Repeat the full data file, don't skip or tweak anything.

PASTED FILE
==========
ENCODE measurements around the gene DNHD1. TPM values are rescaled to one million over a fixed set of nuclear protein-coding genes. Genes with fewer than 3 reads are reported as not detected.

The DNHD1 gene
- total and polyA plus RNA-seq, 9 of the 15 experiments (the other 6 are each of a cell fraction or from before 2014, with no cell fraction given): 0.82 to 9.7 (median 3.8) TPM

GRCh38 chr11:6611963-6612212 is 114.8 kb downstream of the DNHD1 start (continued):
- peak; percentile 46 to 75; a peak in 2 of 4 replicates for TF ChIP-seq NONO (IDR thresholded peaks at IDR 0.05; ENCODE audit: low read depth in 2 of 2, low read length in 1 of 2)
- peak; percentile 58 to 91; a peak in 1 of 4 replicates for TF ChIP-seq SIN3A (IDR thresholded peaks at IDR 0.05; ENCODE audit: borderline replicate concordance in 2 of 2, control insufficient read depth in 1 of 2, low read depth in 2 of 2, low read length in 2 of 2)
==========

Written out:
ENCODE measurements around the gene DNHD1. TPM values are rescaled to one million over a fixed set of nuclear protein-coding genes. Genes with fewer than 3 reads are reported as not detected.

The DNHD1 gene
- total and polyA plus RNA-seq, 9 of the 15 experiments (the other 6 are each of a cell fraction or from before 2014, with no cell fraction given): 0.82 to 9.7 (median 3.8) TPM

GRCh38 chr11:6611963-6612212 is 114.8 kb downstream of the DNHD1 start (continued):
- peak; percentile 46 to 75; a peak in 2 of 4 replicates for TF ChIP-seq NONO (IDR thresholded peaks at IDR 0.05; ENCODE audit: low read depth in 2 of 2, low read length in 1 of 2)
- peak; percentile 58 to 91; a peak in 1 of 4 replicates for TF ChIP-seq SIN3A (IDR thresholded peaks at IDR 0.05; ENCODE audit: borderline replicate concordance in 2 of 2, control insufficient read depth in 1 of 2, low read depth in 2 of 2, low read length in 2 of 2)